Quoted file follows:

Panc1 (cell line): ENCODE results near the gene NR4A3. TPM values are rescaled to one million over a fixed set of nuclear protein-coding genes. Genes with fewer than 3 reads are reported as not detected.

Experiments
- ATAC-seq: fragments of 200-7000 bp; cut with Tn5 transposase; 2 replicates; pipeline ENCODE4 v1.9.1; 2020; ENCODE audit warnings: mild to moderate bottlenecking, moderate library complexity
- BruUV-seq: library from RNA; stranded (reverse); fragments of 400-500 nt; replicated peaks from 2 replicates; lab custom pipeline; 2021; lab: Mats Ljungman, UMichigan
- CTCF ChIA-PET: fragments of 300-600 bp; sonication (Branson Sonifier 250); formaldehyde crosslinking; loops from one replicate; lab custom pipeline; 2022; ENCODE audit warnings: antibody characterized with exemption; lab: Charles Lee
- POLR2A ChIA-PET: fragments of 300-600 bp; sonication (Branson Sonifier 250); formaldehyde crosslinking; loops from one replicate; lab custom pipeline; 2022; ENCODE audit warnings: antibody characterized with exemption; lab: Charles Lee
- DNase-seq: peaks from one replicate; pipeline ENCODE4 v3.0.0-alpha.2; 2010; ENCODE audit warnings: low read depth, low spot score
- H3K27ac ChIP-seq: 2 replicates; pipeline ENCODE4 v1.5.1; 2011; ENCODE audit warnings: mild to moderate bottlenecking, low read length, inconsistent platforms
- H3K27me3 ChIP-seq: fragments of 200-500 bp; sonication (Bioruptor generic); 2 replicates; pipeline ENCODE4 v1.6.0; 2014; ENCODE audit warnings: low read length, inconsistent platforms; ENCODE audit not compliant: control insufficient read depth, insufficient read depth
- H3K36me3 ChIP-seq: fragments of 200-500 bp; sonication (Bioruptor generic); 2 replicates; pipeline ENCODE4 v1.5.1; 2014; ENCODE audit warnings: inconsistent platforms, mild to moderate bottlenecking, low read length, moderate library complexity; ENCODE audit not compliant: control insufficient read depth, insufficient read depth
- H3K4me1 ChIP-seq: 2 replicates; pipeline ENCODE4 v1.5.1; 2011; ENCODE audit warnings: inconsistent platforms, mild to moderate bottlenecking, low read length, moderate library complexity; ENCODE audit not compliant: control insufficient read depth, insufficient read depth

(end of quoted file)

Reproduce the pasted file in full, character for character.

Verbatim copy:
Panc1 (cell line): ENCODE results near the gene NR4A3. TPM values are rescaled to one million over a fixed set of nuclear protein-coding genes. Genes with fewer than 3 reads are reported as not detected.

Experiments
- ATAC-seq: fragments of 200-7000 bp; cut with Tn5 transposase; 2 replicates; pipeline ENCODE4 v1.9.1; 2020; ENCODE audit warnings: mild to moderate bottlenecking, moderate library complexity
- BruUV-seq: library from RNA; stranded (reverse); fragments of 400-500 nt; replicated peaks from 2 replicates; lab custom pipeline; 2021; lab: Mats Ljungman, UMichigan
- CTCF ChIA-PET: fragments of 300-600 bp; sonication (Branson Sonifier 250); formaldehyde crosslinking; loops from one replicate; lab custom pipeline; 2022; ENCODE audit warnings: antibody characterized with exemption; lab: Charles Lee
- POLR2A ChIA-PET: fragments of 300-600 bp; sonication (Branson Sonifier 250); formaldehyde crosslinking; loops from one replicate; lab custom pipeline; 2022; ENCODE audit warnings: antibody characterized with exemption; lab: Charles Lee
- DNase-seq: peaks from one replicate; pipeline ENCODE4 v3.0.0-alpha.2; 2010; ENCODE audit warnings: low read depth, low spot score
- H3K27ac ChIP-seq: 2 replicates; pipeline ENCODE4 v1.5.1; 2011; ENCODE audit warnings: mild to moderate bottlenecking, low read length, inconsistent platforms
- H3K27me3 ChIP-seq: fragments of 200-500 bp; sonication (Bioruptor generic); 2 replicates; pipeline ENCODE4 v1.6.0; 2014; ENCODE audit warnings: low read length, inconsistent platforms; ENCODE audit not compliant: control insufficient read depth, insufficient read depth
- H3K36me3 ChIP-seq: fragments of 200-500 bp; sonication (Bioruptor generic); 2 replicates; pipeline ENCODE4 v1.5.1; 2014; ENCODE audit warnings: inconsistent platforms, mild to moderate bottlenecking, low read length, moderate library complexity; ENCODE audit not compliant: control insufficient read depth, insufficient read depth
- H3K4me1 ChIP-seq: 2 replicates; pipeline ENCODE4 v1.5.1; 2011; ENCODE audit warnings: inconsistent platforms, mild to moderate bottlenecking, low read length, moderate library complexity; ENCODE audit not compliant: control insufficient read depth, insufficient read depth